A general theory of scientific/intellectual movements. Frickel, S. & Gross, N. American Sociological Review, 70(2):204–232, 2005. 1
A general theory of scientific/intellectual movements [link]Paper  abstract   bibtex   
The histories of all modern scientific and intellectual fields are marked by dynamism. Yet, despite a welter of case study data, sociologists of ideas have been slow to develop general theories for explaining why and how disciplines, subfields, theory groups, bandwagons, actor networks, and other kindred formations arise to alter the intellectual landscape. To fill this lacuna, this article presents a general theory of scientific/intellectual movements (SIMs). The theory synthesizes work in the sociology of ideas, social studies of science, and the literature on social movements to explain the dynamics of SIMs, which the authors take to be central mechanisms for change in the world of knowledge and ideas. Illustrating their arguments with a diverse sampling of positive and negative cases, they define SIMs, identify a set of theoretical presuppositions, and offer four general propositions for explaining the social conditions under which SIMs are most likely to emerge, gain prestige, and achieve some level of institutional stability.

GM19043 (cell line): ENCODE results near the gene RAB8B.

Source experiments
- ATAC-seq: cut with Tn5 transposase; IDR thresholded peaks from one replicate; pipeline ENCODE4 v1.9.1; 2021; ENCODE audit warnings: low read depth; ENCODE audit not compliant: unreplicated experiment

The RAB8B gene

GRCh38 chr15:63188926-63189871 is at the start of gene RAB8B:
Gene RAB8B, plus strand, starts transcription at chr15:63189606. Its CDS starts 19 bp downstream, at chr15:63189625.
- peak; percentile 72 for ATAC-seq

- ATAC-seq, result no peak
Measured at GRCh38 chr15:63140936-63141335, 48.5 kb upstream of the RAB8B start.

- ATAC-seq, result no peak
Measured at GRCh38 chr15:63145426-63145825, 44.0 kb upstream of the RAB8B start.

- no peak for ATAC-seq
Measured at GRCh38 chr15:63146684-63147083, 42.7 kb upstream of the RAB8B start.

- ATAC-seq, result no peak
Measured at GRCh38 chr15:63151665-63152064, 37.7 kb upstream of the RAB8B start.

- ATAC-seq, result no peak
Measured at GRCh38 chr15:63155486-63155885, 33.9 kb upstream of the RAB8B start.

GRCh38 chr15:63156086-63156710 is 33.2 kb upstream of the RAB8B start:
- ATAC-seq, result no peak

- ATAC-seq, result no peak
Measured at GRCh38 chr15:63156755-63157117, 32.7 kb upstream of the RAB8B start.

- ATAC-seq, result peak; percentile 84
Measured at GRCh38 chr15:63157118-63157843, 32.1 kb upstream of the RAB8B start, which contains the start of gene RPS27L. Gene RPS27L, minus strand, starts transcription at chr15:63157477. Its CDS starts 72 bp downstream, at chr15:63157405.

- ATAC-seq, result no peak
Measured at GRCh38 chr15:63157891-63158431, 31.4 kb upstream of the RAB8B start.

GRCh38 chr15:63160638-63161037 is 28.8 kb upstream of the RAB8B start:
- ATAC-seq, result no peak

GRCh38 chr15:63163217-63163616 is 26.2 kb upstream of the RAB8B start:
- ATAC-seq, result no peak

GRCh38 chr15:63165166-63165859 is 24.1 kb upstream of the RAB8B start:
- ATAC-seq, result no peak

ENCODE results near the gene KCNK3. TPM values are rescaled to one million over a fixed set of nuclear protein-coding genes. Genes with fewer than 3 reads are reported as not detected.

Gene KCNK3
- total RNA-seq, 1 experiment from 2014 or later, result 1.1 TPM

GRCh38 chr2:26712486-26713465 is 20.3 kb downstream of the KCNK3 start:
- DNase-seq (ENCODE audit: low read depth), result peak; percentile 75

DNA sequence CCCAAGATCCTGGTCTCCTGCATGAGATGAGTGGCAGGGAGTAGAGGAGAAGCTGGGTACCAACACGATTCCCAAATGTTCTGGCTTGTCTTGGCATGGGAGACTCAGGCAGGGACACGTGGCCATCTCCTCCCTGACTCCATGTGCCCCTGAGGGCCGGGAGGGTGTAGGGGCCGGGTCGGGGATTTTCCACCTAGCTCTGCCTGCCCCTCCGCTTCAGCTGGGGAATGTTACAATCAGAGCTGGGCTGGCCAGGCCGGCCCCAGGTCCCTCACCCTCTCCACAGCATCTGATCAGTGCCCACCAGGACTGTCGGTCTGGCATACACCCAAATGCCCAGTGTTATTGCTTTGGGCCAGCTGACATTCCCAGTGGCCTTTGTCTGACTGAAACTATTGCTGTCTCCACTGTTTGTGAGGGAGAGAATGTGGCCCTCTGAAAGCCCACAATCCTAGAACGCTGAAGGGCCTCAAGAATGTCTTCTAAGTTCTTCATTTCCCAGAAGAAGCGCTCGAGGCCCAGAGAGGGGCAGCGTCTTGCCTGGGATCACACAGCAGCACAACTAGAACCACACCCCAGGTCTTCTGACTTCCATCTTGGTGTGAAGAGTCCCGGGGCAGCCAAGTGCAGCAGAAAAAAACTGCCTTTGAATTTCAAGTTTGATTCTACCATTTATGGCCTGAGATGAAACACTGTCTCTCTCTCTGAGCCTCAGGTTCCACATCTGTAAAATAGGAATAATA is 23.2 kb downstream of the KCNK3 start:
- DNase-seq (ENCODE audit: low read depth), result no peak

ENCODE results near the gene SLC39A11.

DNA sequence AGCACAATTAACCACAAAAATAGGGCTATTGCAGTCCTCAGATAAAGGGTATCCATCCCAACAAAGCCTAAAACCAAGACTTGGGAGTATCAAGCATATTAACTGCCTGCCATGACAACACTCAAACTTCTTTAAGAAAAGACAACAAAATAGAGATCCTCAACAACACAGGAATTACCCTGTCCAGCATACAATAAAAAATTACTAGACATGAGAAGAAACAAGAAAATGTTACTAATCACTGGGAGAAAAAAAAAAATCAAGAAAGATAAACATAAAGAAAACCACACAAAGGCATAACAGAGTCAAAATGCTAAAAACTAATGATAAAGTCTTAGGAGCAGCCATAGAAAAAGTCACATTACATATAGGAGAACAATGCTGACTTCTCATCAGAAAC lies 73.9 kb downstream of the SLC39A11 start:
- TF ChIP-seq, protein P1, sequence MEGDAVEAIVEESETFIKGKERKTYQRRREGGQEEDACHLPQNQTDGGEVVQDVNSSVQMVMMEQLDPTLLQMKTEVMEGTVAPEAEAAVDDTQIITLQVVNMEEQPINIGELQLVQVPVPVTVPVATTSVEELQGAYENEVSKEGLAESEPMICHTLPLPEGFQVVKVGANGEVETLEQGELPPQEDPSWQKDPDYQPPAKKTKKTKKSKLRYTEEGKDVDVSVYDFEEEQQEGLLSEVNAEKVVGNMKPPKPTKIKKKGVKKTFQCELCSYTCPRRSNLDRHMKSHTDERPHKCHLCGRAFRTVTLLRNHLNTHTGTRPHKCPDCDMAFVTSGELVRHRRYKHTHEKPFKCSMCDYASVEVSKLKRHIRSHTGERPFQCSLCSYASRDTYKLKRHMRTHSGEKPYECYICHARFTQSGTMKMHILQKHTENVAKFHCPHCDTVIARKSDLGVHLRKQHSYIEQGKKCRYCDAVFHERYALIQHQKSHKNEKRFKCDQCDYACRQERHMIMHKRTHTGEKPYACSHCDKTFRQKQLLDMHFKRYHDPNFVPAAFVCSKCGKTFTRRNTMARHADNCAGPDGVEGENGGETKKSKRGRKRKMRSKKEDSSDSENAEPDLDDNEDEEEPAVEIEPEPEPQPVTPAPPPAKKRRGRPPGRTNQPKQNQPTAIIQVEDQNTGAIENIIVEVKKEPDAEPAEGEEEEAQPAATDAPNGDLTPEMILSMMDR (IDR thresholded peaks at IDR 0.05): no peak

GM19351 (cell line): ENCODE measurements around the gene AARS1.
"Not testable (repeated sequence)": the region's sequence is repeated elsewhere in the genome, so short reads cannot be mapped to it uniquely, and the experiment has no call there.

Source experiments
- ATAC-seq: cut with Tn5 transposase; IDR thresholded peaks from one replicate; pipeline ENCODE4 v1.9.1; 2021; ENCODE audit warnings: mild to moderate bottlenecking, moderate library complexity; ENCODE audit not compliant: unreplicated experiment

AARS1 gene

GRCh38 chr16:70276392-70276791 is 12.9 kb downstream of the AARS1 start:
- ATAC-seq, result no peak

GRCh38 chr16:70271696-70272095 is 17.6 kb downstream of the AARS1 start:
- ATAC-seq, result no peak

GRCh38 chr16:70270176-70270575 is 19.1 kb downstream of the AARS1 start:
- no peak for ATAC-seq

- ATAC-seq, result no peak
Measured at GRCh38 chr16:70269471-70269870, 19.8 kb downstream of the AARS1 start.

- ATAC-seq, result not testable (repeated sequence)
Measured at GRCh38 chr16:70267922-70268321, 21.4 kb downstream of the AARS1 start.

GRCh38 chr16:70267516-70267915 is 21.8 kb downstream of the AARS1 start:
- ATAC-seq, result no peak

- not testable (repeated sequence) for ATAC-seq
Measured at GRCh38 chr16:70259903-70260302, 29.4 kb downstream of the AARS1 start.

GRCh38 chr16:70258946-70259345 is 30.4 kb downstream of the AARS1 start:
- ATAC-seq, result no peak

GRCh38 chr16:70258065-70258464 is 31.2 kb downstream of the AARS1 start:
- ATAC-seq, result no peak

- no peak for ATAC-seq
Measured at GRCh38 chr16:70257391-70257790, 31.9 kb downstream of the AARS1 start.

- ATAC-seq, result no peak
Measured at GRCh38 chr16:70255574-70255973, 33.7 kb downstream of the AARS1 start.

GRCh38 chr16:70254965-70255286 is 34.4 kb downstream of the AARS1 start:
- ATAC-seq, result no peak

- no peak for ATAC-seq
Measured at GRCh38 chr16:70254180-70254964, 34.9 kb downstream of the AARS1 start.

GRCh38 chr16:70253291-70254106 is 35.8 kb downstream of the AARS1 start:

@article{frickel_general_2005,
	title = {A general theory of scientific/intellectual movements},
	volume = {70},
	url = {https://www.scopus.com/inward/record.uri?eid=2-s2.0-20844457931&partnerID=40&md5=238cf9982eacc7e9bbf06d3761018f31},
	abstract = {The histories of all modern scientific and intellectual fields are marked by dynamism. Yet, despite a welter of case study data, sociologists of ideas have been slow to develop general theories for explaining why and how disciplines, subfields, theory groups, bandwagons, actor networks, and other kindred formations arise to alter the intellectual landscape. To fill this lacuna, this article presents a general theory of scientific/intellectual movements (SIMs). The theory synthesizes work in the sociology of ideas, social studies of science, and the literature on social movements to explain the dynamics of SIMs, which the authors take to be central mechanisms for change in the world of knowledge and ideas. Illustrating their arguments with a diverse sampling of positive and negative cases, they define SIMs, identify a set of theoretical presuppositions, and offer four general propositions for explaining the social conditions under which SIMs are most likely to emerge, gain prestige, and achieve some level of institutional stability.},
	number = {2},
	journal = {American Sociological Review},
	author = {Frickel, S. and Gross, N.},
	year = {2005},
	note = {1},
	pages = {204--232},
}

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